National Security Council is back, cabinet confirms
The cabinet has approved the re-establishment of the National Security Council to streamline the co-ordination of all the security-related work of the country, minister in the presidency Jackson Mthembu said on Tuesday.
BusinessLIVE reported that the council last existed during the tenure of former president Thabo Mbeki.
Its re-establishment can be seen as a move to clear the rot at the State Security Agency (SSA), which has been dogged by allegations of professional misconduct and graft. The agency became a tool of political factionalism and corruption in the era of former president Jacob Zuma.
A well-functioning security agency is crucial in ensuring stability in the country, as well as in the fight against crime.
In a post-cabinet media briefing on Tuesday, Mthembu said the council would be responsible for the approval of the country's national security strategy, intelligence priorities and intelligence estimates.
The reconstituted council will be chaired by President Cyril Ramaphosa in his capacity as the commander-in-chief of the armed and security forces.
Other members of the council will be deputy president David Mabuza; state security minister Ayanda Dlodlo; defence and military veterans minister Nosiviwe Mapisa-Nqakula; home affairs minister Aaron Motsoaledi; police minister Bheki Cele; finance minister Tito Mboweni and co-operative governance minister Nkosazana Dlamini-Zuma.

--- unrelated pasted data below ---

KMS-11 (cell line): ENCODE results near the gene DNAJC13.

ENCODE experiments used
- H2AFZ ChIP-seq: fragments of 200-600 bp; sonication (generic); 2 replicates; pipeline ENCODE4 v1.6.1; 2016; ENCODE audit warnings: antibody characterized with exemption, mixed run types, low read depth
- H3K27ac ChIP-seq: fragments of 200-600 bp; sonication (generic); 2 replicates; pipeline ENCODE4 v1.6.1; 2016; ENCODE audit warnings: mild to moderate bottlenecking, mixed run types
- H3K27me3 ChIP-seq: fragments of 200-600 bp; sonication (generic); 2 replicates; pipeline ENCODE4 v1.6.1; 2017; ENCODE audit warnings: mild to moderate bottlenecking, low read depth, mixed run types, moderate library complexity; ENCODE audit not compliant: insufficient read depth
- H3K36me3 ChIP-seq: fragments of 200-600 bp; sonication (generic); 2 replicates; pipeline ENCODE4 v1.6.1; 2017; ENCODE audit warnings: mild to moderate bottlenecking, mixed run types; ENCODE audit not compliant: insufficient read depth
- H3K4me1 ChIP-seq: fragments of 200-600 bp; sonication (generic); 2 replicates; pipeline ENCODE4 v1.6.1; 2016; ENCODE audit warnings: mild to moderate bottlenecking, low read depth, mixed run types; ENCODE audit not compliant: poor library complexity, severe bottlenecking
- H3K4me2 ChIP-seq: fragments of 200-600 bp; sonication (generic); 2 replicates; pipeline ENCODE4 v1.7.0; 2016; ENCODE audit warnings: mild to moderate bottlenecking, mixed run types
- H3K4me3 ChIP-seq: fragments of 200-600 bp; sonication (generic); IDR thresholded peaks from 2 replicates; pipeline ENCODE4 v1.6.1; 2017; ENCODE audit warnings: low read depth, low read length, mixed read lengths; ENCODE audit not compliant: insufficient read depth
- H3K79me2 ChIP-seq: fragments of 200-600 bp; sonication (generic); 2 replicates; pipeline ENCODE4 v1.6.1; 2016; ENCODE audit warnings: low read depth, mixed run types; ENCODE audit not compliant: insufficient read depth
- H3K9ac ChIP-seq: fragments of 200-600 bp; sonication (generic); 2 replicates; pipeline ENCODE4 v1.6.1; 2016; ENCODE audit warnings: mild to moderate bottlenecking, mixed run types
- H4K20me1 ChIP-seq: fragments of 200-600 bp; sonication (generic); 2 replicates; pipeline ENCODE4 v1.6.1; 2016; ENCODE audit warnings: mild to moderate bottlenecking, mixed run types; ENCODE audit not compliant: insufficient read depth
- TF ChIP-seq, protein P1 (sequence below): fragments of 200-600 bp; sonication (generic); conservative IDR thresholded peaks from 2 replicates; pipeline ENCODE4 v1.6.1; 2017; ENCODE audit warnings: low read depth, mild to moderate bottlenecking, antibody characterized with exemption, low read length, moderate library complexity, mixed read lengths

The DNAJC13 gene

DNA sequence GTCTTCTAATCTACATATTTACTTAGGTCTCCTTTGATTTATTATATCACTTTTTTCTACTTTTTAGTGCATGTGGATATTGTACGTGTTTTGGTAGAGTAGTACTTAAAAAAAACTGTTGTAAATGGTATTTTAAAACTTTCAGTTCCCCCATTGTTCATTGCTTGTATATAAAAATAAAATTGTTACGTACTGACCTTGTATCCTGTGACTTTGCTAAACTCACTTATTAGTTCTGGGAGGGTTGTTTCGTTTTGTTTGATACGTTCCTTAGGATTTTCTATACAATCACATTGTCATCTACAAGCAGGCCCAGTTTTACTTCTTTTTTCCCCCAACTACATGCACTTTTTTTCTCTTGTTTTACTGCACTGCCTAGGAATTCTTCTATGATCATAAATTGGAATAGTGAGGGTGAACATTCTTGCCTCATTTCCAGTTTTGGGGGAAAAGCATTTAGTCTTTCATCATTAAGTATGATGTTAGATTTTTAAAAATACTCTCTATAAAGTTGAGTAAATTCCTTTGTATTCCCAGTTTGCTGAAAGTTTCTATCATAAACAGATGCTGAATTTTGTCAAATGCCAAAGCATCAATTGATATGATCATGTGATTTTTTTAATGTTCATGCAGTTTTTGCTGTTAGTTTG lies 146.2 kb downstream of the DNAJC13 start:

Ramaphosa first announced plans to re-establish the council during his state of the nation address (Sona) in February.
“On the basis of the report and recommendations of the high-level review panel on the SSA, which was chaired by former minister Sydney Mufamadi, I will soon be announcing a number of urgent steps to enable the reconstitution of a professional national intelligence capability for SA,” said Ramaphosa at the time.
“Among the steps we will take to reconstitute a professional national intelligence capability will be the re-establishment of the National Security Council, chaired by the president, to ensure better co-ordination of the intelligence- and security-related functions of the state, as well as the re-establishment of two arms of our intelligence service - one focusing on domestic and the other on foreign intelligence.”
One of the main findings of the high-level review concerned the politicisation of the SSA, which was established out of an amalgamation of the domestic and foreign intelligence structures after Zuma came into office in 2009.
The panel found that from about 2005, when Zuma was axed as deputy president by Mbeki, there had been growing factionalisation in intelligence, mirroring those within the ANC.
This was partly aggravated by the fact that a large portion of the upper management of intelligence services had come from ANC struggle backgrounds, and in some cases were seemingly unable to separate their professional responsibilities from their political inclinations.
This became “progressively worse” during Zuma’s nine years in office, with “parallel structures being created that directly served the personal and political interests of the president and, in some cases, the relevant ministers”.
The panel said this was in complete breach of the constitution.
Siyabonga Cwele first held the post of state security minister during Zuma's first term of office. David Mahlobo, who was Zuma's staunch ally, took over from 2014 until 2017.
Zuma’s move to amalgamate the National Intelligence Agency and the SA Secret Service, was described as a “monumental blunder”, as it did not achieve its stated intentions of reducing expenditure, effecting better co-ordination and reducing duplication.